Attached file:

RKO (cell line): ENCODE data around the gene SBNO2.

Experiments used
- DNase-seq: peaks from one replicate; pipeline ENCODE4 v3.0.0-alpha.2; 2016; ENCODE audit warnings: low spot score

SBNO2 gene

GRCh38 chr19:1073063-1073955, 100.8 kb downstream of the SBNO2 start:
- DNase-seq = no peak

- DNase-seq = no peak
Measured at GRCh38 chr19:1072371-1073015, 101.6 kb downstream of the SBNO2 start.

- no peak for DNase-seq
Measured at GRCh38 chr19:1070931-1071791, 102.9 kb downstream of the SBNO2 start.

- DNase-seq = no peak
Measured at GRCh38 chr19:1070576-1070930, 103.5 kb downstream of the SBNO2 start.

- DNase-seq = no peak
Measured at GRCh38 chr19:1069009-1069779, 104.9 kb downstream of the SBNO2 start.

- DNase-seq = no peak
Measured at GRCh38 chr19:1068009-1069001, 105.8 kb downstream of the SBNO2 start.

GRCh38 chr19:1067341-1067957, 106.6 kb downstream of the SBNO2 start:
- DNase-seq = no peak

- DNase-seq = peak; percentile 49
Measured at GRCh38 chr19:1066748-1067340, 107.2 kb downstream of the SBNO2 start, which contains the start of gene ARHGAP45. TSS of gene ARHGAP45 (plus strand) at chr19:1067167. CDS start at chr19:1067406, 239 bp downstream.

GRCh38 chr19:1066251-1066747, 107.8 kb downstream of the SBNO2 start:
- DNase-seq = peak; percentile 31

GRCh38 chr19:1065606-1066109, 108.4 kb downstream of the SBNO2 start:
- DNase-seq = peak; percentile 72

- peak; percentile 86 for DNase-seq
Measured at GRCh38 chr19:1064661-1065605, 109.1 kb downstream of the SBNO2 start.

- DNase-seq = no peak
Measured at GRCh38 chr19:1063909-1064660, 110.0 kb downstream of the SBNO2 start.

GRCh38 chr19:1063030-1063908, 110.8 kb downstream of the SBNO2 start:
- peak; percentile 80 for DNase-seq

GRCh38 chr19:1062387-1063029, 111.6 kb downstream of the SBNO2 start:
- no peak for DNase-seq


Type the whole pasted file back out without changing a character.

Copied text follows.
RKO (cell line): ENCODE data around the gene SBNO2.

Experiments used
- DNase-seq: peaks from one replicate; pipeline ENCODE4 v3.0.0-alpha.2; 2016; ENCODE audit warnings: low spot score

SBNO2 gene

GRCh38 chr19:1073063-1073955, 100.8 kb downstream of the SBNO2 start:
- DNase-seq = no peak

- DNase-seq = no peak
Measured at GRCh38 chr19:1072371-1073015, 101.6 kb downstream of the SBNO2 start.

- no peak for DNase-seq
Measured at GRCh38 chr19:1070931-1071791, 102.9 kb downstream of the SBNO2 start.

- DNase-seq = no peak
Measured at GRCh38 chr19:1070576-1070930, 103.5 kb downstream of the SBNO2 start.

- DNase-seq = no peak
Measured at GRCh38 chr19:1069009-1069779, 104.9 kb downstream of the SBNO2 start.

- DNase-seq = no peak
Measured at GRCh38 chr19:1068009-1069001, 105.8 kb downstream of the SBNO2 start.

GRCh38 chr19:1067341-1067957, 106.6 kb downstream of the SBNO2 start:
- DNase-seq = no peak

- DNase-seq = peak; percentile 49
Measured at GRCh38 chr19:1066748-1067340, 107.2 kb downstream of the SBNO2 start, which contains the start of gene ARHGAP45. TSS of gene ARHGAP45 (plus strand) at chr19:1067167. CDS start at chr19:1067406, 239 bp downstream.

GRCh38 chr19:1066251-1066747, 107.8 kb downstream of the SBNO2 start:
- DNase-seq = peak; percentile 31

GRCh38 chr19:1065606-1066109, 108.4 kb downstream of the SBNO2 start:
- DNase-seq = peak; percentile 72

- peak; percentile 86 for DNase-seq
Measured at GRCh38 chr19:1064661-1065605, 109.1 kb downstream of the SBNO2 start.

- DNase-seq = no peak
Measured at GRCh38 chr19:1063909-1064660, 110.0 kb downstream of the SBNO2 start.

GRCh38 chr19:1063030-1063908, 110.8 kb downstream of the SBNO2 start:
- peak; percentile 80 for DNase-seq

GRCh38 chr19:1062387-1063029, 111.6 kb downstream of the SBNO2 start:
- no peak for DNase-seq